We’re all familiar with the Second Life Viewer in one flavour or another. But what about the non-graphical “lightweight” clients that are available for accessing SL when using a “full” Viewer isn’t always an option?
Like the Viewer, these “lightweight”, or text-only clients come in a number of flavours, some of which can run on computers and others on mobile devices. Given I don’t have a suitable mobile device, I thought it might be interesting to take a look at the former, focusing on the Windows platform, and given some kind of insight into their features and capabilities for those who have never used them. So over the course of three articles, I’ll be taking a look at Libretto, Metabolt and Radegast – all of which are on the SL TPV Directory, and all are still very much under enhancement.
Metabolt modestly describes itself as, “a thin text client with rich features to enable users to perform most important functions in SL”
Installation comprises downloading a ZIP file, extracting the contents to a temporary folder and then installing from there, which is somewhat long-winded, but the results are worth it.
From the start it is clear that Metabolt is intended to cover a lot of bases, allowing you to not only log-in to Second Life’s Main grid, but also to the Beta aditi grid, and to a number of pre-defined OS grids. You can even define a custom log-in for any grid not on the list, providing you have the necessary login uri. As with a graphical Viewer, you can additionally set your preferred log-in location. Finally, on logging-in, your avatar’s details are saved by Metabolt & can be selected from a drop-down drop-down list (First Name), simplifying the logging-in process in future sessions.
A successful log-in to Metabolt takes you directly to the Chat window (below).
- Applications Menu: provides access to a comprehensive set of preferences, some of which (Text, etc.), mirror the chat preferences in the SL Viewer, while others (such as the AI icon), are specific to Metabolt
- World: provides a series of in-world and avatar-specific options, including the ability to animate your avatar (so you can dance if you log-in at a club, rather than standing like a lemon); allows you to Tp Home or set a Tp point where you are, rebake (useful if someone informs you that you are a cloud in-world), go to your account history page at secondlife.com, etc.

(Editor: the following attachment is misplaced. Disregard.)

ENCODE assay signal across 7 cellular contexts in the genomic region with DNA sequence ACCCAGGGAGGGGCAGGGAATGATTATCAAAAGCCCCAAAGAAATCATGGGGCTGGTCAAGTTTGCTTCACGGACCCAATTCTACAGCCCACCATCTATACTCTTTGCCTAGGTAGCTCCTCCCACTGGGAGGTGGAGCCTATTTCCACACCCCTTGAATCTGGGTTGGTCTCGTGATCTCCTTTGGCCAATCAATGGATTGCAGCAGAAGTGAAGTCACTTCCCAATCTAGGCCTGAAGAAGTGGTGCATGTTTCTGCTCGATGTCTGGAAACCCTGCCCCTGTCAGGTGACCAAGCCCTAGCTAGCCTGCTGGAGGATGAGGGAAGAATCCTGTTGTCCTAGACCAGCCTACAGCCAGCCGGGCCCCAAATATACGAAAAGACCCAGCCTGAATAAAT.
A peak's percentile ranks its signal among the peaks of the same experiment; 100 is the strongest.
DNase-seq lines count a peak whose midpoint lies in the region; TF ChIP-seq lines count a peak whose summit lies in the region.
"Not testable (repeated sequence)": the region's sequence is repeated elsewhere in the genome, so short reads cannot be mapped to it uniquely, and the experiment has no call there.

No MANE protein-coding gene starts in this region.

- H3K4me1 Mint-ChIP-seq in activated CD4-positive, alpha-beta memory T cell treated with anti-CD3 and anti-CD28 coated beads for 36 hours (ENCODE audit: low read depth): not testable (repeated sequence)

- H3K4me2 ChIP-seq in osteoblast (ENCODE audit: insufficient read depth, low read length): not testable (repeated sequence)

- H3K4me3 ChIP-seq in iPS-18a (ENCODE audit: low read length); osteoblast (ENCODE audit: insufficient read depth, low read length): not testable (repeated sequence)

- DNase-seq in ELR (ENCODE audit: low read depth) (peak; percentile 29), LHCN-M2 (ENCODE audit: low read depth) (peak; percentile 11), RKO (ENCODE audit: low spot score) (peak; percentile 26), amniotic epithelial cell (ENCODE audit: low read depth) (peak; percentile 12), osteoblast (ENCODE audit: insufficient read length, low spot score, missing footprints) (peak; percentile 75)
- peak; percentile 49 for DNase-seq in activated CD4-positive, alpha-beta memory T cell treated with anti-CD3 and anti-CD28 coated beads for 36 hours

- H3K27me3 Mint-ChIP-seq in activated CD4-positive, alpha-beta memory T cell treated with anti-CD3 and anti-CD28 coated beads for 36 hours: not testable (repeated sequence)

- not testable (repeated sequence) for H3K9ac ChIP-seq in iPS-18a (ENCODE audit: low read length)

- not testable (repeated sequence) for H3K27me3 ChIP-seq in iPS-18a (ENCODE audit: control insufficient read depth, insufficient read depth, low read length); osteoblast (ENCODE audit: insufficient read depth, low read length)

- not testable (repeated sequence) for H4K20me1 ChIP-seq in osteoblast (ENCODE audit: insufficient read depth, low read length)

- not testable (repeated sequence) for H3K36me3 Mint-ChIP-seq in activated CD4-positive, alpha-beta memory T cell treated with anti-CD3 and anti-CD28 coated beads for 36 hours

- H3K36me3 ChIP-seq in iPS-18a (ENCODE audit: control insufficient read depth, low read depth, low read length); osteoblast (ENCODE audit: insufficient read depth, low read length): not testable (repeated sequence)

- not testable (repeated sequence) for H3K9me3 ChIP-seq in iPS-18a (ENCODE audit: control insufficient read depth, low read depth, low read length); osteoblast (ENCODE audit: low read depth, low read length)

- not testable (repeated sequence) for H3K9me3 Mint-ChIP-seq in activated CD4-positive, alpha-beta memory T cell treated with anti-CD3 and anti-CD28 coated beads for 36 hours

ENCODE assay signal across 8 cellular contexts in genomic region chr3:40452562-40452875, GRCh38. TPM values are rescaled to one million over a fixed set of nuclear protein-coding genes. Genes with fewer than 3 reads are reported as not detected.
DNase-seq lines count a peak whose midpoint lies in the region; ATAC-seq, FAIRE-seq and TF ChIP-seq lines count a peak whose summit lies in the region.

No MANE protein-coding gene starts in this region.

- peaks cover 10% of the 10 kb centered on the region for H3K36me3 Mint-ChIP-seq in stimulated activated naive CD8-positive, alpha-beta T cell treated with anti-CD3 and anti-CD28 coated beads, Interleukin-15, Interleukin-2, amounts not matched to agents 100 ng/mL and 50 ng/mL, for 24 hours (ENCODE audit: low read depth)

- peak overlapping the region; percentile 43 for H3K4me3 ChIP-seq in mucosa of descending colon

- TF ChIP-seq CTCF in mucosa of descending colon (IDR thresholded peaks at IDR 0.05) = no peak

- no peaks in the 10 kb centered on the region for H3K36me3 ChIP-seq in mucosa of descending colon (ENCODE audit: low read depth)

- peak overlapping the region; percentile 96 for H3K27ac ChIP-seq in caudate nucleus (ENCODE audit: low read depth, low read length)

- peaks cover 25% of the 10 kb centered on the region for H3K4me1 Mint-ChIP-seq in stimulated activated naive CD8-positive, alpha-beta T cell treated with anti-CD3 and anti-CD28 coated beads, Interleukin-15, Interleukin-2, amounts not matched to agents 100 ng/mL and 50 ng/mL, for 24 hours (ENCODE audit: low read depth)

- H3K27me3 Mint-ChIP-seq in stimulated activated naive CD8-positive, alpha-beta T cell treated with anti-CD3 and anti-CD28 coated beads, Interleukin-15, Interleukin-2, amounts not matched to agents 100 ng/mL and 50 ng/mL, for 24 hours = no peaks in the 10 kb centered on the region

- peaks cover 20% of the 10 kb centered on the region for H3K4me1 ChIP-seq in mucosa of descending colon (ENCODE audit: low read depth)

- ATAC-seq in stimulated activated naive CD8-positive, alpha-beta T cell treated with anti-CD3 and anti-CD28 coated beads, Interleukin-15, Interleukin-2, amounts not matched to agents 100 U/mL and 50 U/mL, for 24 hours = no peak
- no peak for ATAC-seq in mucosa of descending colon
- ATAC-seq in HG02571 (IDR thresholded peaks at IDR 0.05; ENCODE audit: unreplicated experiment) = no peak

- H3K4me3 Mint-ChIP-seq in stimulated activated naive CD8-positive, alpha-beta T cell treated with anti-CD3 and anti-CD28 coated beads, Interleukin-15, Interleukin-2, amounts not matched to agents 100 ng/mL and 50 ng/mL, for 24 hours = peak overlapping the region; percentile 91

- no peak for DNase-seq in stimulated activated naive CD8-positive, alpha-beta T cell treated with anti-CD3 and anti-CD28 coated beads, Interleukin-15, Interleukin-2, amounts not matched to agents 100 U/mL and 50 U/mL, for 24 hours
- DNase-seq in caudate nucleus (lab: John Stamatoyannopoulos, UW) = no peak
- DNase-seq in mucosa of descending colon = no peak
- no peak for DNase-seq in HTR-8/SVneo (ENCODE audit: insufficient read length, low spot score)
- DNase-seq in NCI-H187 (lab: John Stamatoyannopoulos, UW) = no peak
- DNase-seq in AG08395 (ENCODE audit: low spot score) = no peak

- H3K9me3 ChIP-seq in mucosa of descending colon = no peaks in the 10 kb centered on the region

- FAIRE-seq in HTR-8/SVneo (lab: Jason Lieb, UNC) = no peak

- Tools: provides access to a range of tools, including a searchable grid map, complete with teleport options, a separate teleport option, an exceptionally powerful Object Manager (see below), an upload tool for images, and various other tools
- Logs: allows you to define save locations for for Metabolt chat and IM log files (a-la the Viewer), and accesses a log of all teleports made while using Metabolt
- Utilities: Reloads the AIML libraries associated with the AI plugin and allows you to launch the official SL Viewer, if you have it installed.
- Chat: displays the chat window, show above.
- Friends: opens the Friends tab. Here you can:
- IM a friend, view their profile (in a Viewer 1-style profile window), offer to teleport them to you, pay them, or remove them from your friends list.
- IMing a friend opens a new tabbed window which in turn provides options to view their profile, save a log of the conversation, review the history of the conversation and even mute them
- You can also set / revoke map, edit and see permissions against Friends from this tab
- Groups: displays a list of your current Groups, and allows you to start a Group IM, activate a Group tag, view Group information, leave a Group, invite someone into your Groups, and even create a new Group
- Inventory: is a powerful window that allows you to view, sort and organise your inventory, look at item properties and wear / remove / transfer items, as well a perform a number of other tasks as shown below.
- Search: opens a Viewer 2-type search window, allowing you to search in-world and the SL forums and related sites
- IMbox: allows you to review and reply to unread IMs you’ve received from other avatars.
To the right side of the window tab is a small computer icon which will display a drop-down menu:
- Merge with: allows you to merge a selected window with another window and display them in a single tab. The option will then change to Split, allowing you to separate the two windows once more
- Deatch: will detach a selected window tab from Metabolt and display it in its own floater. Use the Reattach option in the floater, or simple close the floater to redock the window with Metabolt.
Object Manager Window
This is a powerful feature within Metabolt when interacting with objects around you. Using this tool you can: